I stood there, dumbfounded.
“But it didn’t work. I only got my old wrist device to break. But I guess in that process, I sent part of the memory, part of what happened, in a sort of telepathic link, on to you.”
I thought about that night. I had an old TV next to my bed that was hooking right next to the antennae. It was a long shot, but maybe she transferred her memory through the antennae into the TV, and into me. There were plenty of strange things the mind could do, and matter so often acted outside of everything we could explain about it. So, maybe that initial night, her attempted suicide, projected her memory to me when I slept. If that could happen, I was completely dumbfounded.
“So I climbed into your house, I noticed the kitchen door was open,” Meeshee continued, “I needed some time to think and to relax, and that’s when I saw you drawing me.” Meeshee smiled. “You’re very good at art.”
I nodded, accepting Meeshee’s compliment, but had my mind set on something else.
“What should I do to help?” I asked.
Meeshee looked up, looking a little shocked by my answer, as though I would have rejected her if I knew her story.
“They didn’t hurt me last time.” I continued. “What if I got myself caught again?”
“I believe that might work.” Meeshee said with a nod.
“Would you be against bargaining your technology for your life?” I asked, assuming Meeshee could just remake the technology.
“I considered that possibility,” Meeshee said with a hint of subtext, “but I realized that if the Kami Naifu got hold of my technology, they’d enslave me to reproducing more. I would be in bondage to them as long as they could get more weapons from me. That would be worse than simply running from them.”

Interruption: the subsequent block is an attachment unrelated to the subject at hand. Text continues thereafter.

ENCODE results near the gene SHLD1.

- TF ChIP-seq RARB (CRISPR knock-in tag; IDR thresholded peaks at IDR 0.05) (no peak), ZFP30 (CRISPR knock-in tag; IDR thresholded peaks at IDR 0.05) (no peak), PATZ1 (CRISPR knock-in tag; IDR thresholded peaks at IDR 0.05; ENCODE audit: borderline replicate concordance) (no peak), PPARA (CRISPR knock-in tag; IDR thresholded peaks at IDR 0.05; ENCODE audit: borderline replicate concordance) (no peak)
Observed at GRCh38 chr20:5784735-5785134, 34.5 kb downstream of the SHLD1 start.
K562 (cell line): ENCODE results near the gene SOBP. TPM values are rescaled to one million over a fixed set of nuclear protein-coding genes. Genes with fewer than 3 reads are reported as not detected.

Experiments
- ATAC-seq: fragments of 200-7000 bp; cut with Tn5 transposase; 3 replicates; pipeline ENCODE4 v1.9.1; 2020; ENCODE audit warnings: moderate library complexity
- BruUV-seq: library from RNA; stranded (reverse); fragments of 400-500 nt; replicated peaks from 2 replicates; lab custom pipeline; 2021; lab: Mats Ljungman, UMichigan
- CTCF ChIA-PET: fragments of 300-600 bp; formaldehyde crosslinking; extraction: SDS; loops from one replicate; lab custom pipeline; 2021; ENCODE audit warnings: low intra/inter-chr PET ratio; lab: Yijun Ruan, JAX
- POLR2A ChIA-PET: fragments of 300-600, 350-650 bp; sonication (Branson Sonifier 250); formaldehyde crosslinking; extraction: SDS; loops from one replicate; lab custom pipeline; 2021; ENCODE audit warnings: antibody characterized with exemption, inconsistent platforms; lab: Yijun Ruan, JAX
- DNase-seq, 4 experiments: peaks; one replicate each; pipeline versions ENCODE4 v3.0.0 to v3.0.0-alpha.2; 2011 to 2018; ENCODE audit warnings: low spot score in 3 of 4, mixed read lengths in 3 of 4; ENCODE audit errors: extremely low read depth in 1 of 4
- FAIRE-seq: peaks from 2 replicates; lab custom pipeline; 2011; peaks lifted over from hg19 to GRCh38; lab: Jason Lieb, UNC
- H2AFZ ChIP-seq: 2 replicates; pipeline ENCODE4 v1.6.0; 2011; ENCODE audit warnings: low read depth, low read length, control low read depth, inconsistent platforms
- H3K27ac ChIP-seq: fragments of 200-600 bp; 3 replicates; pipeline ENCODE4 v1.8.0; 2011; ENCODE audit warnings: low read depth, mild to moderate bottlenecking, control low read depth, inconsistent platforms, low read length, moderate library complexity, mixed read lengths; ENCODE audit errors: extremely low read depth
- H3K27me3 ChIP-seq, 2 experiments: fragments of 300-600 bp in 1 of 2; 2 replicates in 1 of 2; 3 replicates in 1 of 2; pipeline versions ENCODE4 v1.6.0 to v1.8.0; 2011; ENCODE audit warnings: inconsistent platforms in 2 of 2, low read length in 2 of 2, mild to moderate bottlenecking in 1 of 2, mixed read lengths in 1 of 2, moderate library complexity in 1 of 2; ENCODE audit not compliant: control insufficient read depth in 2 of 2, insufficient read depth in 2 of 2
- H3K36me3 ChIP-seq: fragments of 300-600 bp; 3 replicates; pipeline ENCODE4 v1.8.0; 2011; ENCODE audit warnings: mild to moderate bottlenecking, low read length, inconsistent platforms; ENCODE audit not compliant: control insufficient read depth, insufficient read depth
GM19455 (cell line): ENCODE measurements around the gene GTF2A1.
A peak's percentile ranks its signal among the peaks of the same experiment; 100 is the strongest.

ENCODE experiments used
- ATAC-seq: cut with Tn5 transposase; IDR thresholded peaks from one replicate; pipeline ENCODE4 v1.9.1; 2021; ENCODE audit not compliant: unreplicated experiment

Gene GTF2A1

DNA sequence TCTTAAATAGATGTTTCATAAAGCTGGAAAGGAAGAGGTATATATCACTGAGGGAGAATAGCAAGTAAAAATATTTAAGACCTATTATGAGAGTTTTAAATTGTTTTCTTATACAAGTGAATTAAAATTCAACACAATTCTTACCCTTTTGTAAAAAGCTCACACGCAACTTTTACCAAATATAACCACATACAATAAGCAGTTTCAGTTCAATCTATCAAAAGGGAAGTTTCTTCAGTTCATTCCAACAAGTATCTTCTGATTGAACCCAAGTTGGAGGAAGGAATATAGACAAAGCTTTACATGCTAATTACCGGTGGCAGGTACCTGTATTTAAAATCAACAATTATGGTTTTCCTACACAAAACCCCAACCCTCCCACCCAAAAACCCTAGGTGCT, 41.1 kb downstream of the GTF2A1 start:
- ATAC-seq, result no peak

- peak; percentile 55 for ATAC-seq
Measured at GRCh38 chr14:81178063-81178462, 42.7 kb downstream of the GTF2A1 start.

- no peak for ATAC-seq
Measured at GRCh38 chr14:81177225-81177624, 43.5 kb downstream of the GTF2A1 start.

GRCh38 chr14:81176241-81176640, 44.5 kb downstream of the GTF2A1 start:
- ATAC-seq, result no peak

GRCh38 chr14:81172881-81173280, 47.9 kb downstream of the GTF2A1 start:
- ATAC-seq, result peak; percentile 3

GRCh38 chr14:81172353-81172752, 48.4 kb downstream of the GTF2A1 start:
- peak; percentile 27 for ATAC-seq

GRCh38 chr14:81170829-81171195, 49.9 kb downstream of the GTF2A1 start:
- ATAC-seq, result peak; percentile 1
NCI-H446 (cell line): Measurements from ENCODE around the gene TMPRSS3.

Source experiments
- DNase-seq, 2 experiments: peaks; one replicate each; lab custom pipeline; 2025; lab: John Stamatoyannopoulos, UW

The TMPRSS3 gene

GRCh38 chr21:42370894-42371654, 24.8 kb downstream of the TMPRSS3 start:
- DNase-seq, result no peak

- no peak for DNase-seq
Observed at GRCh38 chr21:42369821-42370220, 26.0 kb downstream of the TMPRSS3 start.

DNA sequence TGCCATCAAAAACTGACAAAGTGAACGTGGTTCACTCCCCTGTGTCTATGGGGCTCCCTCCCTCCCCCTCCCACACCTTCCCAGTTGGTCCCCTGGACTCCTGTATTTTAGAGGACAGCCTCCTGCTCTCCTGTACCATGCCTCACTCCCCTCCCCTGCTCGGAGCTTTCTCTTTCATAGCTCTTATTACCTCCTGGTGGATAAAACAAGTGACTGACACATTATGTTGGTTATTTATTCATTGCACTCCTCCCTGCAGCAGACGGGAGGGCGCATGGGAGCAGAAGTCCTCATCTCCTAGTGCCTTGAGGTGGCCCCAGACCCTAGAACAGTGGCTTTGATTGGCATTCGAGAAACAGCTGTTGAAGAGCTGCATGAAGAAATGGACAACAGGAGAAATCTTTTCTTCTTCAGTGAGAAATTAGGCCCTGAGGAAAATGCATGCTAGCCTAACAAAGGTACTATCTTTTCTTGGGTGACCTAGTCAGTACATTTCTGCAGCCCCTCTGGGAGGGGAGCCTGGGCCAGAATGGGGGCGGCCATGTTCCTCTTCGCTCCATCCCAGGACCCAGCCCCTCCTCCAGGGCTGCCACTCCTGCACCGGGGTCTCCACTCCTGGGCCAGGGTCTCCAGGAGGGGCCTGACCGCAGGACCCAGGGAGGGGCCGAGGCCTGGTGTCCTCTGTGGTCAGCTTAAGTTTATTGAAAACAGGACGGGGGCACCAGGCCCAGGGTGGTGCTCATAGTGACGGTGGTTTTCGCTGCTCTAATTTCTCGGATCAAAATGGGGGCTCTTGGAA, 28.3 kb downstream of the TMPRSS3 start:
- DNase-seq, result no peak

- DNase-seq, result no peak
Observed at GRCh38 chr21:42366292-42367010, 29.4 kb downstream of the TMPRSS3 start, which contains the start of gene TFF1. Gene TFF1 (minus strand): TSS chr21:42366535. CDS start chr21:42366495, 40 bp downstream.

“And my guess is they have a few inside people to keep the police and the government off their backs?” I asked.
“Correct.” Meeshee said. “Like any other gang that holds considerable power, they hold influence as well.”
I grit my teeth a little. Seemed like a lot was riding on possibility.
“This won’t end,” I said, for clarification, “unless we stop them. They’ll hunt all of us if they get a hold of that technology. If I get caught again, we have to make it count.” Meeshee nodded, understanding. I turned towards the school.
“Let’s go inside. At least we can plan better when we’re out of the rain.”
“Alright.” Meeshee said, and followed me into the school.
Once we got back into the school, I led Meeshee up the silent stairs back to the library. Once I reached the top of the stairs, I saw Risa standing near one of the windows. She turned upon seeing Meeshee and me, then smiled and walked up to me.
“Who’s your friend?” Risa asked.
“This is Meeshee,” I said, smiling. “She’s a friend from my apartment. Her room is being redone so she needs a place to stay.”
“Ah, I see.” Risa said, looking a little down about something as she turned to Meeshee.
“Pleased to meet you.” She said. Meeshee responded in kind.
I decided to not assume anything about Risa’s expression and led Meeshee to the library. Once I got her situated and I packed up my things, I got to thinking that it might just be better to head home anyway, then Meeshee and I could plan as we went.
“So, Risa,” I said, turning towards her with a smile, “I’m gonna’ turn in for the night, I’m glad we got to talk.”
Risa smiled, the light in her face coming back as she did so.
“Me too.” She said, then waved as Meeshee and I left.